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The Scientific World Journal
Volume 2014, Article ID 196513, 7 pages
Research Article

The Limbic Degradation of Aging Brain: A Quantitative Analysis with Diffusion Tensor Imaging

1Radiology Department, Ondokuz Mayıs University, Kurupelit, 55139 Samsun, Turkey
2Radiology Department, Ataturk Research and Education Hospital, Ankara, Turkey
3Radiology Department, Medipol University Hospital, Istanbul, Turkey
4Radiology Department, Adıyaman University, Adıyaman, Turkey

Received 5 February 2014; Revised 2 March 2014; Accepted 3 March 2014; Published 13 April 2014

Academic Editor: Bernhard Schaller

Copyright © 2014 Hediye Pınar Gunbey et al. This is an open access article distributed under the Creative Commons Attribution License, which permits unrestricted use, distribution, and reproduction in any medium, provided the original work is properly cited.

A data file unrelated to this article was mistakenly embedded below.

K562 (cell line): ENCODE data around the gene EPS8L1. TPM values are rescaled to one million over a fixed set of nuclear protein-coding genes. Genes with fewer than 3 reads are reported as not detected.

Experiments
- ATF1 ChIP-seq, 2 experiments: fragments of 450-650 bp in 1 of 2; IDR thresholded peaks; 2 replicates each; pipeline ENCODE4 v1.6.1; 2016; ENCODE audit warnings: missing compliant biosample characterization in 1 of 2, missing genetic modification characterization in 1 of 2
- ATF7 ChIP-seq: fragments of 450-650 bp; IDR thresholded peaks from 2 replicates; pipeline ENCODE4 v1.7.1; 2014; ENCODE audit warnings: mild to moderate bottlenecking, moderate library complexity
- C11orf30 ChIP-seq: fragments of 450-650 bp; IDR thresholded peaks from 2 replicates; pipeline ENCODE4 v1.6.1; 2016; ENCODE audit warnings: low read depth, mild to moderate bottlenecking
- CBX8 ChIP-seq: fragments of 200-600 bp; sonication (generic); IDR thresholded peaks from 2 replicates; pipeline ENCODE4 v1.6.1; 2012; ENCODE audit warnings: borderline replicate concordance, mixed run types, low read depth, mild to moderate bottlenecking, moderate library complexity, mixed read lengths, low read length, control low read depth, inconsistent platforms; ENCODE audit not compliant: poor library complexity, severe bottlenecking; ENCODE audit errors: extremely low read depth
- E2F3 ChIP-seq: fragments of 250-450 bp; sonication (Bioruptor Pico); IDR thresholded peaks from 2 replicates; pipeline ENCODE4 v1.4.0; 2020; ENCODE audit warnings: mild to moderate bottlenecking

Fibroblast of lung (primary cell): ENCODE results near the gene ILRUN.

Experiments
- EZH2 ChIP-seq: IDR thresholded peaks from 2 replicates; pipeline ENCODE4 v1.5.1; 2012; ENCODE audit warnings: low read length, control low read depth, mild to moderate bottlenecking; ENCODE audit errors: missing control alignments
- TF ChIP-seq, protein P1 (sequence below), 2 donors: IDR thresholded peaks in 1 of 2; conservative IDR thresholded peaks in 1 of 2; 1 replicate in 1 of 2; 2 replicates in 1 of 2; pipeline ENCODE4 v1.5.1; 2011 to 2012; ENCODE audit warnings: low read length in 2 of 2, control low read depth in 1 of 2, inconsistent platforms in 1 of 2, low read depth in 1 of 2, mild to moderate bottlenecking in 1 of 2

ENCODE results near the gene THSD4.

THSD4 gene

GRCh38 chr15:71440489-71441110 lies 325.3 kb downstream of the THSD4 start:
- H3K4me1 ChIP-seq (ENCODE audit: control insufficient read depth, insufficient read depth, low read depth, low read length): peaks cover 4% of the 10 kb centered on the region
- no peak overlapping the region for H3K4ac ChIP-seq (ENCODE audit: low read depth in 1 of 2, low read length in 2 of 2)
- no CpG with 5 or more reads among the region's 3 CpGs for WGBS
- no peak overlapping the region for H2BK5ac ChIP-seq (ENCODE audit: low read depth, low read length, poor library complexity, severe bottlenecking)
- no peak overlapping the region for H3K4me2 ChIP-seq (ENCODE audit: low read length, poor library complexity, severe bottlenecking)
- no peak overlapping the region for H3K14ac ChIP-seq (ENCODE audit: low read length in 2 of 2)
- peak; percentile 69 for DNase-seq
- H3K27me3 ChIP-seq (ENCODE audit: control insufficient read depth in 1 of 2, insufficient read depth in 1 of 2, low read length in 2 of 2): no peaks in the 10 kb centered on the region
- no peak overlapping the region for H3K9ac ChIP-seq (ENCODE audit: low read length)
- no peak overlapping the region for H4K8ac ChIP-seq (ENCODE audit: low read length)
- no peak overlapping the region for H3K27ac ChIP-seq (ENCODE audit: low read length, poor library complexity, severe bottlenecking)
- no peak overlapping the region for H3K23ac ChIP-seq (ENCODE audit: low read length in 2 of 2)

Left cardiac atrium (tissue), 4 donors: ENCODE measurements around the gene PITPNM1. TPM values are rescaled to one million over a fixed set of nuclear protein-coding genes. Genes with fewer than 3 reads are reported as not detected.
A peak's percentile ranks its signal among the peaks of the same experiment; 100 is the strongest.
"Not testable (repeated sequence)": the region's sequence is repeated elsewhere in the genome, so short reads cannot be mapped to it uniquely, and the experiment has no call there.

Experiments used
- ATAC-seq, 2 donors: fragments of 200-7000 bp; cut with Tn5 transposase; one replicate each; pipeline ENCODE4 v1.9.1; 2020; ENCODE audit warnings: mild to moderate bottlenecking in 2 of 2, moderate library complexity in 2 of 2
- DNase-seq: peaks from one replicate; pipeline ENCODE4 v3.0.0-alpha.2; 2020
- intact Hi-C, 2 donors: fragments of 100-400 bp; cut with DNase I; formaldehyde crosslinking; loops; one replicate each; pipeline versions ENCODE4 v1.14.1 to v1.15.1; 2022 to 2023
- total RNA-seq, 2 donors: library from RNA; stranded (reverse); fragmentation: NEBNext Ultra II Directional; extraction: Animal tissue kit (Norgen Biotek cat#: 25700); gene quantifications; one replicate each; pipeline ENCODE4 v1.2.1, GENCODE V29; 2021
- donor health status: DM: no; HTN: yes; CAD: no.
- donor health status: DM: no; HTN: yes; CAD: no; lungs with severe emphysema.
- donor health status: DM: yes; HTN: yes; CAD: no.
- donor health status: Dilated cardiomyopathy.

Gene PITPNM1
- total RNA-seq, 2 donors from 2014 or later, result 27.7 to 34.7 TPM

Introduction. The limbic system primarily responsible for our emotional life and memories is known to undergo degradation with aging and diffusion tensor imaging (DTI) is capable of revealing the white matter integrity. The aim of this study is to investigate age-related changes of quantitative diffusivity parameters and fiber characteristics on limbic system in healthy volunteers. Methods. 31 healthy subjects aged 25–70 years were examined at 1,5 TMR. Quantitative fiber tracking was performed of fornix, cingulum, and the parahippocampal gyrus. The fractional anisotropy (FA) and apparent diffusion coefficient (ADC) measurements of bilateral hippocampus, amygdala, fornix, cingulum, and parahippocampal gyrus were obtained as related components. Results. The FA values of left hippocampus, bilateral parahippocampal gyrus, and fornix showed negative correlations with aging. The ADC values of right amygdala and left cingulum interestingly showed negative relation and the left hippocampus represented positive relation with age. The cingulum showed no correlation. The significant relative changes per decade of age were found in the cingulum and parahippocampal gyrus FA measurements. Conclusion. Our approach shows that aging affects hippocampus, parahippocampus, and fornix significantly but not cingulum. These findings reveal age-related changes of limbic system in normal population that may contribute to future DTI studies.